• Order copies of your credit report once a year. Not only is it good to have, but staying current will help you manage your credit rating.
  • Get in the habit of looking for the yellow padlock or key icon on your web browser before making an online purchase. Some sites even contain seals from organizations like the Better Business Bureau or VeriSign to demonstrate their security.
  • Don't open e-mail from unknown sources and use virus detection software. 
Credit Bureaus
Phone:  800-685-1111 
Fraud:  800-525-6285 
   P.O. Box 740241 
   Atlanta, GA 30374-0241 
Phone:  800-916-8800 
Fraud:  800-680-7289 
   P. O. 34012 
   Fullerton, CA 92834 
Phone:  888-397-3742 
Fraud:  800-311-4769 
   PO Box 9556 
   Allen, TX 75013 
A new law enables consumers to request their free credit reports through a central web site, toll-free telephone line, or by mail and gives them the option of making a single request to get copies of their report from all three major credit bureaus. Consumers can order their credit reports by clicking on, calling 877-322-8228, or filling out the Annual Credit Report Request Form and mailing it to: Annual Credit Report Request Service, P.O. Box 105281, Atlanta, GA 30348-5281. 
Important Web Links
Identity Theft Clearinghouse - the U.S. government's central website for information about identity theft. (Start with this site!

If you've been a victim of ID theft, you can file a complaint with the FTC by contacting the FTC's Identity Theft Hotline. 

By phone: 
Toll-free 1-877-ID-THEFT (438-4338); 
TDD: 202-326-2502 

By mail: 
Identity Theft Clearinghouse 
Federal Trade Commission 
600 Pennsylvania Ave, NW 
Washington, DC 20580 

ID Theft: When Bad Things Happen To Your Good Name - an excellent publication by the FTC about identity theft, how to avoid it, and what to do if it happens to you. 
Department of Justice on ID Theft and Fraud 
ID Theft Resource Center - a nonprofit organization dedicated to developing and implementing a comprehensive program against identity theft -- in supporting victims of identity theft, broadening public awareness and understanding of identity theft, and decreasing the potential victim population.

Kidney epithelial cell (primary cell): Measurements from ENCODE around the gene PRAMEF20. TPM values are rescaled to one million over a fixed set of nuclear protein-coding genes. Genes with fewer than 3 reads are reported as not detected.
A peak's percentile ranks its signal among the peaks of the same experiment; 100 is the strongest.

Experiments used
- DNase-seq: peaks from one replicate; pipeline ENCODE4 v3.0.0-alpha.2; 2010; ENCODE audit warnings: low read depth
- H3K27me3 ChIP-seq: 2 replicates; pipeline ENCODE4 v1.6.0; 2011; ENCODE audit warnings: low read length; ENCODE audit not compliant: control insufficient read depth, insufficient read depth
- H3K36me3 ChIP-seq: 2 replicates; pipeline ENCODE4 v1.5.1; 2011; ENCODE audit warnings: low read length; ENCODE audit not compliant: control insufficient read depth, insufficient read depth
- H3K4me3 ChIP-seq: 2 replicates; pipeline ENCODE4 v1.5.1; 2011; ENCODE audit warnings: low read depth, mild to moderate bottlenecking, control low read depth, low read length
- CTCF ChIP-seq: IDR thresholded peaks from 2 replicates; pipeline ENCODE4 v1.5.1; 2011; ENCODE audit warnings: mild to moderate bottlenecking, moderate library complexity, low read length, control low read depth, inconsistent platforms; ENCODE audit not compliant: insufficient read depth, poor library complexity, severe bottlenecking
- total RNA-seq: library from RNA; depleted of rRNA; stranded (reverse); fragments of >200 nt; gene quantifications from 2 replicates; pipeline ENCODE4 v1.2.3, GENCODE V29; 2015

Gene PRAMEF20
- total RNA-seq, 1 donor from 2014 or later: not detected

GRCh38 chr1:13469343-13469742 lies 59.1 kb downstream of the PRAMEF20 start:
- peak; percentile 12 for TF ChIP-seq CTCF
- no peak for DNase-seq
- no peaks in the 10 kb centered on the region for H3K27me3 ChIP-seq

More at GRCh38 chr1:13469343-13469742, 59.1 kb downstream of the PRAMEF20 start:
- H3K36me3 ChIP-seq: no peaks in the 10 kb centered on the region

Privacy Rights Clearinghouse - a nonprofit consumer education, research, and advocacy program. Their publications empower you to take action to control your personal information by providing practical tips on privacy protection. 
Identity Theft: Prevention & Survival - companion website to a resource packet & book about ID Theft. - information brochure regarding consumer privacy rights.
Reduce Direct Marketing Exposure
You can opt-out of direct mail credit card offers by having your name and address removed from mailing lists obtained from the main consumer credit reporting agencies:  TransUnion, Experian, Equifax, and Innovis. Just call 888-5OPTOUT (888-567-8688), Opt Out Online, or write to the following address (be sure to include your full name, current address, Social Security number and telephone number): 
TransUnion LLC's 
Name Removal Option 
P.O. Box 97328 
Jackson, MS 39288-7328 
Equifax, Inc 
P.O. Box 740241 
Atlanta, GA 30374
Consumer Services 
901 West Bond 
Lincoln, NE 68521
If you would like to reduce the amount of advertising mail and phone calls you receive from companies, you can contact the following agencies: 
For advertising received by mail: 
Mail Preference Service 
c/o Direct Marketing Association 
P.O. Box 9008 
Farmingdale, NY 11735
For advertising received by telephone: 
Telephone Preference Service 
c/o Direct Marketing Association 
P.O. Box 9014 
Farmingdale, NY 11735
Be sure to include complete information about each name, address, telephone number and email address you would like excluded from these lists. 

The BEST way to reduce those annoying phone calls from telemarketers is to register your phone numbers with the National Do Not Call Registry which is managed by the Federal Trade Commission (FTC), the nation's consumer protection agency. 

To reduce the amount of unsolicited e-mail you receive at home, visit, and fill out the registration form to have your email address removed from direct marketing lists. 


Advertising Privacy Issues
The Self-Regulatory Program for Online Behavioral Advertising -

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Last updated: 6/13/2014